Green Rose Chemistry is a mission-driven UK consultancy specialising in accelerating the sustainable chemical transition. In supporting clients across sectors with chemical substitution and sustainable product development, Green Rose has developed a comprehensive understanding of the barriers faced by innovators in bio-based chemicals. These industry insights, along with technical acumen, training experience, and an extensive network in UK and international sustainable chemistry, will be leveraged by the new network to transform the policy landscape for bio-based and biodegradable chemicals and materials.

Dr Anna Zhenova, CEO of Green Rose Chemistry, said: “We’re thrilled that Innovate UK has selected our Bio-based and Biodegradable Regulatory Network for further development. The project team brings together a highly effective blend of expertise in bio-based chemicals, biodegradable materials, sustainability assessment, and linguistics, which will allow us to approach this problem from all angles and identify how we can best enable sustainable chemical innovation in the UK. As the need to address climate change grows more urgent, it’s critical that we remove barriers in the way of new materials that can build a green economy.”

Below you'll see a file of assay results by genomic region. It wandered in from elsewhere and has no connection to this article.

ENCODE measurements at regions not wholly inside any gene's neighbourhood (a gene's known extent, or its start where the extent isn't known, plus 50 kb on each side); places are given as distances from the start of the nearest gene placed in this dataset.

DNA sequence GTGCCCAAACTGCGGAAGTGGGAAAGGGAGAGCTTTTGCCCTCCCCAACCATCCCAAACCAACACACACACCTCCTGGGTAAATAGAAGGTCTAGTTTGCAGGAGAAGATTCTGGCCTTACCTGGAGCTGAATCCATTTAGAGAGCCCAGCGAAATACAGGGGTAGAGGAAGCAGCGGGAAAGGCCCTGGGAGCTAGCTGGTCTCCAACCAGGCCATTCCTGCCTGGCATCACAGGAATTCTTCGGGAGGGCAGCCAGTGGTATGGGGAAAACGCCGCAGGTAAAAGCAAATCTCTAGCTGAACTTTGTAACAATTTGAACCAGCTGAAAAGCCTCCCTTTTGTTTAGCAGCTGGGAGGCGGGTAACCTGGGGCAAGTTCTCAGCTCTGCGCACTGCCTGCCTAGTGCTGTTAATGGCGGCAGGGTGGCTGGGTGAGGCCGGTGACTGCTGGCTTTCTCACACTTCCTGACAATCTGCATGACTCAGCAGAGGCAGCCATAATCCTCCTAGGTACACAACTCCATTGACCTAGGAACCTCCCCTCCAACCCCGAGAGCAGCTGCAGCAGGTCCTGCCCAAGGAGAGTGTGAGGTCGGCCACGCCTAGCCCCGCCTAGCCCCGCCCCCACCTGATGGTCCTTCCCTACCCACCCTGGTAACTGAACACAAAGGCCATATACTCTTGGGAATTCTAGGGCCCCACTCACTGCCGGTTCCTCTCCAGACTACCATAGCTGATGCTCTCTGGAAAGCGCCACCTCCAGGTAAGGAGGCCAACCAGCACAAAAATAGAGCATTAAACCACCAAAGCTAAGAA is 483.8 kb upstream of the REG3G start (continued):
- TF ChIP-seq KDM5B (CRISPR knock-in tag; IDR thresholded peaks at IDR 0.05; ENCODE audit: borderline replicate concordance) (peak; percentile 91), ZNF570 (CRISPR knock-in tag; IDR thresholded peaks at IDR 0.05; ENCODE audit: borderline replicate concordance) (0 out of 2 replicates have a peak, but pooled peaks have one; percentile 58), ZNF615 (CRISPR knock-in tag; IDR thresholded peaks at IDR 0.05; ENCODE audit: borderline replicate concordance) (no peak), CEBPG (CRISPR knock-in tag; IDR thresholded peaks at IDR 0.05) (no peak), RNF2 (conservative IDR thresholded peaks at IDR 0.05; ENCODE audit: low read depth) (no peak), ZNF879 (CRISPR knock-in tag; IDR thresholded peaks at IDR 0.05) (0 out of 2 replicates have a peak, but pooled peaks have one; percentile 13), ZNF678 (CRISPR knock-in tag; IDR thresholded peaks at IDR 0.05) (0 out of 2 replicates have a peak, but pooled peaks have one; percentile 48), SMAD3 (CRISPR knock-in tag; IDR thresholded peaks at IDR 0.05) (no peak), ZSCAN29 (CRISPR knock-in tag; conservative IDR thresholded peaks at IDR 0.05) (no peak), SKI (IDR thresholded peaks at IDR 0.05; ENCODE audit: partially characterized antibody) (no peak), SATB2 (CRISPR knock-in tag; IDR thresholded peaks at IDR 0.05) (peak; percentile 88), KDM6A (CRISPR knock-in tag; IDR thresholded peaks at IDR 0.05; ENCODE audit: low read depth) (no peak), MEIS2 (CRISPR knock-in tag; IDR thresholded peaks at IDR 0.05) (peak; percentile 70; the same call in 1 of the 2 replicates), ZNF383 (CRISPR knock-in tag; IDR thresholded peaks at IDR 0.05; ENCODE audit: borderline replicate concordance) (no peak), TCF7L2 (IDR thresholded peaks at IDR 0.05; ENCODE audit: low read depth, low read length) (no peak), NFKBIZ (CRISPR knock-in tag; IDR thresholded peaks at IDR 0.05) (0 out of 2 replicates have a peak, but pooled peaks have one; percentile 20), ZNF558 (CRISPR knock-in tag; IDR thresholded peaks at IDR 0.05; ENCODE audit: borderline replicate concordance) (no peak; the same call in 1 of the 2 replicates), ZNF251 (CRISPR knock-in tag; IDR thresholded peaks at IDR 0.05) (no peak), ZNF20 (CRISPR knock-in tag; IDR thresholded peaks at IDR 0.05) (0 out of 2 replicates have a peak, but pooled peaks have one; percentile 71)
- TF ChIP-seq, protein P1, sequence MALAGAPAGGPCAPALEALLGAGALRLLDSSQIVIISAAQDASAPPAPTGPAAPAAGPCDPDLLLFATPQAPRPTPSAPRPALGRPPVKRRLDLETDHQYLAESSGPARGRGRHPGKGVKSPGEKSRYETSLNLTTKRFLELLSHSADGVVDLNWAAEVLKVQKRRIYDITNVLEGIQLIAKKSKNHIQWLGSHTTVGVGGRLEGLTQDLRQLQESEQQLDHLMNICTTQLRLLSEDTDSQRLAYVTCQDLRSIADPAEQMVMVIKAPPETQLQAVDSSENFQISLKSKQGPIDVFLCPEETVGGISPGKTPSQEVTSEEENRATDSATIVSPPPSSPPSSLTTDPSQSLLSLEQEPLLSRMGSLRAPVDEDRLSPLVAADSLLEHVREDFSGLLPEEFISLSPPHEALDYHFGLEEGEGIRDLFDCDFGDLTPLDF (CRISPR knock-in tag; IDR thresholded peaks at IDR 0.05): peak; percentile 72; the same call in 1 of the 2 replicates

The BBIA is the UK trade association that exists to champion the industrial bioeconomy and accelerate the development and adoption of bio-based and biodegradable materials and products through advocacy, collaboration, and education. BBIA provides a platform for organisations and professionals within the bio-based and biodegradable sector to network and collaborate, exchange ideas, and form partnerships, encouraging positive debate and action across the bioeconomy. The BBIA will bring deep subject matter expertise and highly relevant recent experience of engaging the sector and government, including writing national government strategies and policy.

Dr Jen Vanderhoven, COO of the BBIA, said: “Not only does the bioeconomy have significant environmental benefits by reducing our reliance on fossil resources, but the economic potential is also vast, with the sector having contributed £220 billion of output across the UK economy and supporting 5.2 million jobs, in 2014. This project will look at how we can unlock the economic and environmental impact of the bioeconomy even further, spear-heading the acceleration of the development and adoption of bio-based materials and products.”

Centres of excellence

The University's cross-faculty research centres harness our interdisciplinary expertise to solve the world's most pressing challenges.